More on the Warren Johnson jacket very soon; it's coming right along. First, though, I have to admit I've been doing a little something on the side:
I have a wide streak of perversity in me when it comes to weather-appropriate pastimes. During high school, I tormented by parents by insisting on baking elaborate desserts during the hottest patch of summer, and they would come home from work, in the days before they installed air conditioning, to a boiling-hot house made even hotter by a 450-degree oven. I always seem to end up starting a heavy, cozy, woolen knitting project just as the weather is warming up, and purchasing light little sun dresses when the cold wind howls and the rain beats fierce on the windowpanes. So it's no real surprise that on experiencing the gorgeous warm sunniness that was last weekend, I would be seized with the uncontrollable desire to resume work on a sewing project I've had on hold for ages: a silk-lined woolen suit jacket and skirt.
I was a seamstress for years before I started knitting, but living with another person in a 300-square-foot apartment, as I was doing with David until recently, doesn't really allow for such a space-intensive hobby. I resisted this conclusion for a while; you can read about my delusions and their consequences if you'd like. Soon, though, I packed away my two in-progress sewing projects to focus on knitting, which a person can do sitting in one place, with a minimum of extraneous tools. Since I'm not the kind of person who likes to have unfinished projects lying about, they have been pricking the back of my mind in a bothersome way ever since. Suddenly, this weekend, the time had come to make a joyful return to sewing.
I'm glad I did. I really enjoy sewing on its own merits, but it also has a cool, synergistic relationship in my mind with knitting design. Every time I learn a tricky new maneuver in the sewing world, I start thinking about whether it could be applied to a knitted garment, and to what effect. I like to compare the different mindsets - the cutting-and-joining mindset, versus the shaping-fabric-pieces-as-you-go mindset. My mother always claims that sewing projects are quicker than knitting projects, and I see where she's coming from: once all the pattern pieces are altered and pinned, and the fabric pieces are cut out, a person can whip up a simple dress in a night. Not so with most sweater patterns. Plus, there are so many more stages in a sewing pattern than in most knitting patterns, that sewing feels (to me) a lot faster-paced. There's always something going on, which is sometimes what my mood calls for and other times not. For me, following a knitting pattern is like reading a bucolic, pastoral novel, and following a sewing pattern is more like reading a tense spy thriller.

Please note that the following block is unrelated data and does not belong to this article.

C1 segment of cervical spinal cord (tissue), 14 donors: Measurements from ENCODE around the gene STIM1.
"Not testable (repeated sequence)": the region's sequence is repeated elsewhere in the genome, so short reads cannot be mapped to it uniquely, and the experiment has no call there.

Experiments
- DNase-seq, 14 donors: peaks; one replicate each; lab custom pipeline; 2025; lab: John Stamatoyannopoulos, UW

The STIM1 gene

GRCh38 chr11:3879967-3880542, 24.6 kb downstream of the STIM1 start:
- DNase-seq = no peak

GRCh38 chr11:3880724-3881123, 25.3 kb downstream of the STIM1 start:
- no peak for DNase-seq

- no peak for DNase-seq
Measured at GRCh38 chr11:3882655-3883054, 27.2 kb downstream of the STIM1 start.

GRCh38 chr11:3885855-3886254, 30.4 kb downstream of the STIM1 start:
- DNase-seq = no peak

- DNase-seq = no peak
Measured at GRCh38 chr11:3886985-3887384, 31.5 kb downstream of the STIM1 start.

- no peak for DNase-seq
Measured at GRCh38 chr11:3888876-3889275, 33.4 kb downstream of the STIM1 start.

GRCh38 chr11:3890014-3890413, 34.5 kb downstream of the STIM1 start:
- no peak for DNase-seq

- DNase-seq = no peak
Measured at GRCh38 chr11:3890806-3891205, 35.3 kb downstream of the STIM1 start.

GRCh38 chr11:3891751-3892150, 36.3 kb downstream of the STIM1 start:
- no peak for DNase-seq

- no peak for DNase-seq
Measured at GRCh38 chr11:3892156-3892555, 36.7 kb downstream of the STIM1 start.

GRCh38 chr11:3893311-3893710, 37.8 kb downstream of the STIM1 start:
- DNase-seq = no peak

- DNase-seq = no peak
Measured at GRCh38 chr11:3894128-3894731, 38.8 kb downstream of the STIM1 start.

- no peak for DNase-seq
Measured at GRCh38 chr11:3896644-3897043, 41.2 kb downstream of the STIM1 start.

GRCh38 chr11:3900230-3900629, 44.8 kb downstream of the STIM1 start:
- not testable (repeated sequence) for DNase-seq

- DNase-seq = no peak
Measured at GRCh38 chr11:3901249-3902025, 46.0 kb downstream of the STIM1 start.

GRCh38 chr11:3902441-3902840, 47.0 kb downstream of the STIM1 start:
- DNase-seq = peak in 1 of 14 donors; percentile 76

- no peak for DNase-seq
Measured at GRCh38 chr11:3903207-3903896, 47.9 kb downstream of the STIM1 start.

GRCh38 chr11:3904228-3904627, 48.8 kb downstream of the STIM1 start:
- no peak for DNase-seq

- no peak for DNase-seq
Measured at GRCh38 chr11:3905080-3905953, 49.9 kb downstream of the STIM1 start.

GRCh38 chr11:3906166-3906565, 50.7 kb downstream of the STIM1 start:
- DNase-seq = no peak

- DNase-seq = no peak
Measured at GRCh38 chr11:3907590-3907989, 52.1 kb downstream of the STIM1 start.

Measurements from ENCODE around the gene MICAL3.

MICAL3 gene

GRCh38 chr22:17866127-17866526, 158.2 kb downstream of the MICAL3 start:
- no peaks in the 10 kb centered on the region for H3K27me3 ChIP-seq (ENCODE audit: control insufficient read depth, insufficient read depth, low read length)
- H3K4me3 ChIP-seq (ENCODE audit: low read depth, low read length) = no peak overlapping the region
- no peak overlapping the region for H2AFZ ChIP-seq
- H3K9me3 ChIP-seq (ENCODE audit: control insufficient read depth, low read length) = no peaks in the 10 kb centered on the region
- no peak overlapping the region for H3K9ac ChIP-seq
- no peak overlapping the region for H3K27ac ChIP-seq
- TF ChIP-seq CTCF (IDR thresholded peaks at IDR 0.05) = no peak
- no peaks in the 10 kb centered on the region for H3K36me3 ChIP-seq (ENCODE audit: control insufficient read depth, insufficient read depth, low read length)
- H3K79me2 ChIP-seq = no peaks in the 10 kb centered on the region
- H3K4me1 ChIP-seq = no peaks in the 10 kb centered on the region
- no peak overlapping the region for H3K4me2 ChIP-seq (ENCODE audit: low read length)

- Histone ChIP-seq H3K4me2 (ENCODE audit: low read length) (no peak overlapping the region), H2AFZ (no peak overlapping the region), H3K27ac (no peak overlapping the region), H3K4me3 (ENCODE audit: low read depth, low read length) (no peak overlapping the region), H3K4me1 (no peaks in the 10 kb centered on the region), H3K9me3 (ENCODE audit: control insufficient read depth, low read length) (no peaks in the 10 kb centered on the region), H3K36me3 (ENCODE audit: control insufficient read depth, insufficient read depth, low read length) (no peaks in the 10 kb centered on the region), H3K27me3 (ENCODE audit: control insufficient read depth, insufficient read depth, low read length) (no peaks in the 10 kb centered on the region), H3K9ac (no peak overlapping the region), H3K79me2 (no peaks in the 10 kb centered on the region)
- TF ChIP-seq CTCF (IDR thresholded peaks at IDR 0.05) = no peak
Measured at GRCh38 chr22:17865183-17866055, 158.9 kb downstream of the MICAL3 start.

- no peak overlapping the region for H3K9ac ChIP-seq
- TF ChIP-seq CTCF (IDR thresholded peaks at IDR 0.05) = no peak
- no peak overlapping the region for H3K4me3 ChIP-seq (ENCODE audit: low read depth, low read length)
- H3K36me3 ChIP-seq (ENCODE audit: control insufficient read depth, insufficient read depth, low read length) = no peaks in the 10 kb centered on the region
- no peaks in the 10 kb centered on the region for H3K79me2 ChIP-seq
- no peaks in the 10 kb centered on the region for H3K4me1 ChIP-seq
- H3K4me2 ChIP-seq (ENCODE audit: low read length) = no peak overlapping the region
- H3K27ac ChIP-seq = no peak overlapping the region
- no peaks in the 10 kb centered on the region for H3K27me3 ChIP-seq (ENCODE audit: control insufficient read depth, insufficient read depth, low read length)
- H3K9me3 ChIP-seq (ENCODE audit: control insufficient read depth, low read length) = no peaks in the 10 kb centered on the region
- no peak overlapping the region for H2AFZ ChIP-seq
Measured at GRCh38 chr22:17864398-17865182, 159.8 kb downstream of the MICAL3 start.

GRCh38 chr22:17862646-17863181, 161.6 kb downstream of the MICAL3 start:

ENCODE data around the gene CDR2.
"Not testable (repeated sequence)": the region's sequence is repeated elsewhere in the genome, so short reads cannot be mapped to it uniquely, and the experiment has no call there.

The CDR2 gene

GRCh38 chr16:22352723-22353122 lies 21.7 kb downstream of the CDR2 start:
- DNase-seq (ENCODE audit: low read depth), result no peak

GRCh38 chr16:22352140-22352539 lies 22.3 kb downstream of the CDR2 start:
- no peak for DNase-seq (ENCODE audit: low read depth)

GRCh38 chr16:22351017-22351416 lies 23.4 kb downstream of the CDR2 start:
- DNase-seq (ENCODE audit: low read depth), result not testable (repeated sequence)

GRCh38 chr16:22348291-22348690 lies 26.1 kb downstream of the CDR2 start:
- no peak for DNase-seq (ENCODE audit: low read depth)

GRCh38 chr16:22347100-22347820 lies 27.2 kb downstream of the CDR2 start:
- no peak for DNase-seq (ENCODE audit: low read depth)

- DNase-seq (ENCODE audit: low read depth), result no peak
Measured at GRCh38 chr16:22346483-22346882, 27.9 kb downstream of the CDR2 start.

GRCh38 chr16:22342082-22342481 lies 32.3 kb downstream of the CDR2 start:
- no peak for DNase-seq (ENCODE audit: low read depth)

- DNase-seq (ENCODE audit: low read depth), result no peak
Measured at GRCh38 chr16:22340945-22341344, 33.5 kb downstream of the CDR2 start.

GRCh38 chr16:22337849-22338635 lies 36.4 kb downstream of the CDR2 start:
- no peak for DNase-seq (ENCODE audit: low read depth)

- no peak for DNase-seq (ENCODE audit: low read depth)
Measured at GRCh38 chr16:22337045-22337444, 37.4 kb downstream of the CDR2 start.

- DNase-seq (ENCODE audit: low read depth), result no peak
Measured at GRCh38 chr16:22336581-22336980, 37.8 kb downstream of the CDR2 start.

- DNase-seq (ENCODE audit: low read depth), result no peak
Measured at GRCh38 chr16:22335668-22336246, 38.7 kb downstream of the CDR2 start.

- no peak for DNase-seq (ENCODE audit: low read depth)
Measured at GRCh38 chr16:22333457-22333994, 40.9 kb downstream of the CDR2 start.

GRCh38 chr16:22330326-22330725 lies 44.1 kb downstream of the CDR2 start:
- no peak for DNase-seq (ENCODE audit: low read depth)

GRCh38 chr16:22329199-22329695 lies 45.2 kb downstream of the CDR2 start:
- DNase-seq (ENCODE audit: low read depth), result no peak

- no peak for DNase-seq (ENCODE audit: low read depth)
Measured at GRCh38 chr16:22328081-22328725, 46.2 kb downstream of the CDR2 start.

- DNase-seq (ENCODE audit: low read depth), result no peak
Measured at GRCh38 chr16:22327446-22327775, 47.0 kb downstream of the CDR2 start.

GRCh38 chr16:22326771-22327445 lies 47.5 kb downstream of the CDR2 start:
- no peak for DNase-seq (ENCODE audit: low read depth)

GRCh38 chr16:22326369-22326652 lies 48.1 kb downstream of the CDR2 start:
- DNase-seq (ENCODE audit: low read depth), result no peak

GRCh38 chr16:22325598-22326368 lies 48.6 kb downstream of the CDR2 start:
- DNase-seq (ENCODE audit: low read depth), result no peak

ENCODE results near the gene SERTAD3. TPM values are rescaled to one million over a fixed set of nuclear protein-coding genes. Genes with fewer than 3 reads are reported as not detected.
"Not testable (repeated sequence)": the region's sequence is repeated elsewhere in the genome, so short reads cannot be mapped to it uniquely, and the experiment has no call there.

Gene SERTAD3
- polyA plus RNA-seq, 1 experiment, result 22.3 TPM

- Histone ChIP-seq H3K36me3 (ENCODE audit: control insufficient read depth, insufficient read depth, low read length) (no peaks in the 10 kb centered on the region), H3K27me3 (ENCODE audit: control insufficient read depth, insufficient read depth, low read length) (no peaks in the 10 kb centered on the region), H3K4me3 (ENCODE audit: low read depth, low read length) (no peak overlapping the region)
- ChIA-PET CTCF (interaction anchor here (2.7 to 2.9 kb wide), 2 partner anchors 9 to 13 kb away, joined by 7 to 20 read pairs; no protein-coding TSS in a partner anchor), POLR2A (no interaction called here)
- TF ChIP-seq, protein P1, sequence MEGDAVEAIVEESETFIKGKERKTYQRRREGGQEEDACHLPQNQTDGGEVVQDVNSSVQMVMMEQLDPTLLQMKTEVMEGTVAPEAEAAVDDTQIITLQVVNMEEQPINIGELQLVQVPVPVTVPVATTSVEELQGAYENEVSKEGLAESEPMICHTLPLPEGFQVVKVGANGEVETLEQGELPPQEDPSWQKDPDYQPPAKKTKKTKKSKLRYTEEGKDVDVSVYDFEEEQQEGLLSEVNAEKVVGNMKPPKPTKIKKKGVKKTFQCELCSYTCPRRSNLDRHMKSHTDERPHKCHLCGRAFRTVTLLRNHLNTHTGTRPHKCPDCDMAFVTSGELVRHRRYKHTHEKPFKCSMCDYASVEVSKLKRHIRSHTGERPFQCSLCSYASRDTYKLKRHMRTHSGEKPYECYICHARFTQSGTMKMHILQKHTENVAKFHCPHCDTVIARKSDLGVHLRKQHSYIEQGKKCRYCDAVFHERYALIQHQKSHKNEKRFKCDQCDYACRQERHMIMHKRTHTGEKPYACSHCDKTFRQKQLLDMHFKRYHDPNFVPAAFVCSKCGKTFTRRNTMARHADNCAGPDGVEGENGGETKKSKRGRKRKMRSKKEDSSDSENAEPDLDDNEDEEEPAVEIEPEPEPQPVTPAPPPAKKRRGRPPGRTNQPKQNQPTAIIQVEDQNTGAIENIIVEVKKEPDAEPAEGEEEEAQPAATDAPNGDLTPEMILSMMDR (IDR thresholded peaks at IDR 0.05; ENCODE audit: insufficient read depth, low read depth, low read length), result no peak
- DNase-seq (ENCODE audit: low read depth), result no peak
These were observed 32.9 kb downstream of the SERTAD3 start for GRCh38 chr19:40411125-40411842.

But oh man, there are ways in which sewing is a much harsher mistress, and I'm glad that I'm reminding myself of those as well. Remembering how unforgiving woven fabric can be, how a quarter-inch deviation in a seam or cut can make a noticeable - sometimes disastrous - difference to the final product, gives me a good perspective on the easygoing nature of knitted fabrics. And remembering about the long process of on-paper alterations that happens prior to even pinning and cutting, I marvel that I ever grumbled about knitting a simple gauge swatch.
That said, I'm currently in the thick of the exciting construction phase on this suit jacket, and I'm having a great time. I was really in the mood to be challenged and learn some new skills, and this pattern has quite a few. This, for example, is my first welt pocket:
It's so cute! So neat and tidy! It's things like welt pockets that make me marvel about how anyone thought up such a satisfying and surprising method of construction. One minute you're sewing random pieces onto the FRONT of your garment, the finished surface where you don't want rough edges. The next minute you're cutting through the front of your garment, and there is an ugly-looking slash in the fabric. The next minute, badda-bing, badda-boom, everything is turned under, seamed and finished, two wrongs have miraculously made a right, and you have a jaunty little pocket to speed you on your way.
Also very satisfying are mitred corners. This is one side of a sleeve placket:
Not at all crazy or difficult this time, just extremely agreeable. And I love using that little tool specifically for turning corners into crisp little points.
The jacket has actually progressed quite a bit beyond these pictures; I've set in both of the lining sleeves and just have to put together the fabric sleeves and set them in before that always-thrilling denoument where the lining and fabric shells are joined together. The silk is delicious; I can't wait to wear this jacket with a short-sleeved blouse.
And I'll let you know when I do!